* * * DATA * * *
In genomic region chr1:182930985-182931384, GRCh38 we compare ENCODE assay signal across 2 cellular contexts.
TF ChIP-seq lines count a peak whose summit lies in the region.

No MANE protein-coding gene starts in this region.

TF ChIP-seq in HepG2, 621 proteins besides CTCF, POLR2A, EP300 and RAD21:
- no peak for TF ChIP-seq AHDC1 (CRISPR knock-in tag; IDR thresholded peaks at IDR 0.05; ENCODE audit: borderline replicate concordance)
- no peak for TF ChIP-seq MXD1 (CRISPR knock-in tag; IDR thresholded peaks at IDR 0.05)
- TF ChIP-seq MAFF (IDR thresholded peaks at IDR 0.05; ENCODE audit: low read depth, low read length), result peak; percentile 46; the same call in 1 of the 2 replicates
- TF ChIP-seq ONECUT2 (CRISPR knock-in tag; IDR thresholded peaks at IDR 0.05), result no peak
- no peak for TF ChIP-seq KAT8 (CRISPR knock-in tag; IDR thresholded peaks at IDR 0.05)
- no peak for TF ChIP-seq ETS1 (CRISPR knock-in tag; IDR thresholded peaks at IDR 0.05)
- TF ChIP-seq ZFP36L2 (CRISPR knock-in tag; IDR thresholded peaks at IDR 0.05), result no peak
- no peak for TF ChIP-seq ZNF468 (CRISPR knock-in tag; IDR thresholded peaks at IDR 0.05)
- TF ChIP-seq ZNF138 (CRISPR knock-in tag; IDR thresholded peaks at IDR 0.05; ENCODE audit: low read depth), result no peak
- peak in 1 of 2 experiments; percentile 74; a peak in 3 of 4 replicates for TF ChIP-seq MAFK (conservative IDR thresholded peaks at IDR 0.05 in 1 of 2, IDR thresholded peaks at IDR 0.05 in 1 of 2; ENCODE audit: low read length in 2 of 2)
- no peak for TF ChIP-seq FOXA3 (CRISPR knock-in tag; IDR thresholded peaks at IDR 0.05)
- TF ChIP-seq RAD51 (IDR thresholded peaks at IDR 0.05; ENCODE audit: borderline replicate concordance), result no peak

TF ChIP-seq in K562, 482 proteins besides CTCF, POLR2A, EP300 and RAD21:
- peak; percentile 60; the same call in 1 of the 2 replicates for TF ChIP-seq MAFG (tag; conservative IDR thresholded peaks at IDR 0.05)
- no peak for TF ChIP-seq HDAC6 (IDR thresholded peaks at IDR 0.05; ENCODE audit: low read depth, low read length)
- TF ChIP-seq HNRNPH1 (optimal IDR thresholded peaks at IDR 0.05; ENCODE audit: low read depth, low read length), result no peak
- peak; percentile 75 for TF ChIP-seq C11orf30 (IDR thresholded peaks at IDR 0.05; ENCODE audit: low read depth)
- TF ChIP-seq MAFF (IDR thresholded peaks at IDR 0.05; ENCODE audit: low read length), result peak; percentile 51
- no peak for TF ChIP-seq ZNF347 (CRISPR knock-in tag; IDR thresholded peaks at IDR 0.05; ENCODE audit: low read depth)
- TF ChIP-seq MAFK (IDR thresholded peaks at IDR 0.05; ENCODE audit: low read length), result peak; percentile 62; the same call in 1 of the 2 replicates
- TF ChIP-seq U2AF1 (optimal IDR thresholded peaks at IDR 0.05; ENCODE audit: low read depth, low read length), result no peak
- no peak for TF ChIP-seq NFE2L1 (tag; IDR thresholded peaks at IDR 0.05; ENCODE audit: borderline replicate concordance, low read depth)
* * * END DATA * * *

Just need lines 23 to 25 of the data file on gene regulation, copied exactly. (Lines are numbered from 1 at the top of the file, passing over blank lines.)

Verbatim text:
- no peak for TF ChIP-seq ZNF347 (CRISPR knock-in tag; IDR thresholded peaks at IDR 0.05; ENCODE audit: low read depth)
- TF ChIP-seq MAFK (IDR thresholded peaks at IDR 0.05; ENCODE audit: low read length), result peak; percentile 62; the same call in 1 of the 2 replicates
- TF ChIP-seq U2AF1 (optimal IDR thresholded peaks at IDR 0.05; ENCODE audit: low read depth, low read length), result no peak